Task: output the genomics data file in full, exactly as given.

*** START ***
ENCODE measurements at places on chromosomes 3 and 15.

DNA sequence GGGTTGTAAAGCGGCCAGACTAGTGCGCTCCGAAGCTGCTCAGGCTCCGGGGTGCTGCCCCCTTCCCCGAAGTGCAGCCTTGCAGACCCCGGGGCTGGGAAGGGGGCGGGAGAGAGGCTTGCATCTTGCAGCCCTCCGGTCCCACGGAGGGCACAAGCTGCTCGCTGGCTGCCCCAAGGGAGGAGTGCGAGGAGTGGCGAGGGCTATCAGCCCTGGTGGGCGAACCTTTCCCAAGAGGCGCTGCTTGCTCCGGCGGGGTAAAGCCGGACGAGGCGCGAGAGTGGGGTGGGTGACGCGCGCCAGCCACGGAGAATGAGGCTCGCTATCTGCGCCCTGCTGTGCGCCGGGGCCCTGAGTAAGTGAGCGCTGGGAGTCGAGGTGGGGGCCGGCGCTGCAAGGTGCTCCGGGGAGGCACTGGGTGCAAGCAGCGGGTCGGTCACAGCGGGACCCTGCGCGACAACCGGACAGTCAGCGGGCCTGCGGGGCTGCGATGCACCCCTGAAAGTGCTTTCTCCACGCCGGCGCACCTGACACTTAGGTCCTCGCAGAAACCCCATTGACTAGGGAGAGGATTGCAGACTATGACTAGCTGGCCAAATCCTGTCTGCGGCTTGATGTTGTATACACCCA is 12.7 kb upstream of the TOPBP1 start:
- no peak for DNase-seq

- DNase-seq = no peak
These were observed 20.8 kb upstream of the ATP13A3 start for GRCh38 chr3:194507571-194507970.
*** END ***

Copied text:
ENCODE measurements at places on chromosomes 3 and 15.

DNA sequence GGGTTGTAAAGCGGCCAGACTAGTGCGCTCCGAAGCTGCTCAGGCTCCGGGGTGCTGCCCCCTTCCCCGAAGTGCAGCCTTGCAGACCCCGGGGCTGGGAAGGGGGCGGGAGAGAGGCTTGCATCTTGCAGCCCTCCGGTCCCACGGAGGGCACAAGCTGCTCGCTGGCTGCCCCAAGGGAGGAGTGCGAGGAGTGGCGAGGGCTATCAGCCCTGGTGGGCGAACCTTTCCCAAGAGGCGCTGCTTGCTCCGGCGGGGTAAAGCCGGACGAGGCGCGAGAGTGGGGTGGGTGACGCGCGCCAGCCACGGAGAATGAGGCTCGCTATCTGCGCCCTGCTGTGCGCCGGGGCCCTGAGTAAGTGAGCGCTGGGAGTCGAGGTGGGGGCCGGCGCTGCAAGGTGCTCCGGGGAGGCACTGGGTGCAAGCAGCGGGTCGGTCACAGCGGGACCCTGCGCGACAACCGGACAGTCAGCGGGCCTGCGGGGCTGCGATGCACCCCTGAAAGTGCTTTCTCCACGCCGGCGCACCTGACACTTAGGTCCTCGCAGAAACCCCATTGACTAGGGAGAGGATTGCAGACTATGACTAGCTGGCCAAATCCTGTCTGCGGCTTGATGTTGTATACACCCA is 12.7 kb upstream of the TOPBP1 start:
- no peak for DNase-seq

- DNase-seq = no peak
These were observed 20.8 kb upstream of the ATP13A3 start for GRCh38 chr3:194507571-194507970.